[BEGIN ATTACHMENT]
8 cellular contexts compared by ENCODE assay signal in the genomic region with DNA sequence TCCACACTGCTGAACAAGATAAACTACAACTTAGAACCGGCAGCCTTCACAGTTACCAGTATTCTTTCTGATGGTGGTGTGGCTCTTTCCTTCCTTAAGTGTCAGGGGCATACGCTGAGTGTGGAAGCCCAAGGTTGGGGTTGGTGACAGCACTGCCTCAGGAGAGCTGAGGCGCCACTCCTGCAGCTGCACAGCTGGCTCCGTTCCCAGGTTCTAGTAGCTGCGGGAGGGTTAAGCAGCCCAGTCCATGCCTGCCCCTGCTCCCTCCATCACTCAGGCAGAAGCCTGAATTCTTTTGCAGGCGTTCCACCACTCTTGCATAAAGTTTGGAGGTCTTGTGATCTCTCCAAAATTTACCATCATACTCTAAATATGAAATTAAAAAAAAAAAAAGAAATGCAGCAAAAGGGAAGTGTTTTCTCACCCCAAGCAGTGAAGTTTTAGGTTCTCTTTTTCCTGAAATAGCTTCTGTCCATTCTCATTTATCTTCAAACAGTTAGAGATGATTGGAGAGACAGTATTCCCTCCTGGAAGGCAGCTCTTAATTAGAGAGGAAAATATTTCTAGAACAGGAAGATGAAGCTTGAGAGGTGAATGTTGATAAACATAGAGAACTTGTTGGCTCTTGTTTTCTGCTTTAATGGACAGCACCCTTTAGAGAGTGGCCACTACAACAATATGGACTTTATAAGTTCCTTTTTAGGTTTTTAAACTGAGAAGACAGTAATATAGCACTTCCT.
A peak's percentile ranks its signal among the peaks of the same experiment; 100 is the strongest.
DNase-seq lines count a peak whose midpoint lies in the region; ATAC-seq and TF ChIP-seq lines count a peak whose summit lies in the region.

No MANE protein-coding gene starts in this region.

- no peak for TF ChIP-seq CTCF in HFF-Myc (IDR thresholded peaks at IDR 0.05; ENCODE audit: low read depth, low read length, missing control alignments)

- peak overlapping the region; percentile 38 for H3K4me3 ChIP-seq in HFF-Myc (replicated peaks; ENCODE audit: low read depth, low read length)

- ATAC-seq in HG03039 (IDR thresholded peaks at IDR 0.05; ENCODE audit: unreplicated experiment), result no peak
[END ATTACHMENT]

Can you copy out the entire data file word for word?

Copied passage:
8 cellular contexts compared by ENCODE assay signal in the genomic region with DNA sequence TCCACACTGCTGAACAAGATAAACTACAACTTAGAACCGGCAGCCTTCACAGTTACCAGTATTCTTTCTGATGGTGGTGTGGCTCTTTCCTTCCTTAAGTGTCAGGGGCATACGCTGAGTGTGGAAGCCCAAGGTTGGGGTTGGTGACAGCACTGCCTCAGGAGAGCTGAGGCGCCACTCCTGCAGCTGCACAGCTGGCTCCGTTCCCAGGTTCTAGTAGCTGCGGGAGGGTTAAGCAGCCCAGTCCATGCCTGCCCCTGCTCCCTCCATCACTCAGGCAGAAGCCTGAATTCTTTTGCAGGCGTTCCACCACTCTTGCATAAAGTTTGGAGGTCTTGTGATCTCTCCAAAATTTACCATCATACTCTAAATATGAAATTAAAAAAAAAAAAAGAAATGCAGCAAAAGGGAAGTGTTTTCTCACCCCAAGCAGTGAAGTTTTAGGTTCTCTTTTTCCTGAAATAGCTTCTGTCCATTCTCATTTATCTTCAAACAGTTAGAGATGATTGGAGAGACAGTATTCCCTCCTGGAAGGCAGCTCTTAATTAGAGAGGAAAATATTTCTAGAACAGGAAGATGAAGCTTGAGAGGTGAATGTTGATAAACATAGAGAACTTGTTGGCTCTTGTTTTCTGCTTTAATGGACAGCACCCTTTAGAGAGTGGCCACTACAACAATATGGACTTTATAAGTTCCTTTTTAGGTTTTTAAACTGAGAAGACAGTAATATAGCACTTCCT.
A peak's percentile ranks its signal among the peaks of the same experiment; 100 is the strongest.
DNase-seq lines count a peak whose midpoint lies in the region; ATAC-seq and TF ChIP-seq lines count a peak whose summit lies in the region.

No MANE protein-coding gene starts in this region.

- no peak for TF ChIP-seq CTCF in HFF-Myc (IDR thresholded peaks at IDR 0.05; ENCODE audit: low read depth, low read length, missing control alignments)

- peak overlapping the region; percentile 38 for H3K4me3 ChIP-seq in HFF-Myc (replicated peaks; ENCODE audit: low read depth, low read length)

- ATAC-seq in HG03039 (IDR thresholded peaks at IDR 0.05; ENCODE audit: unreplicated experiment), result no peak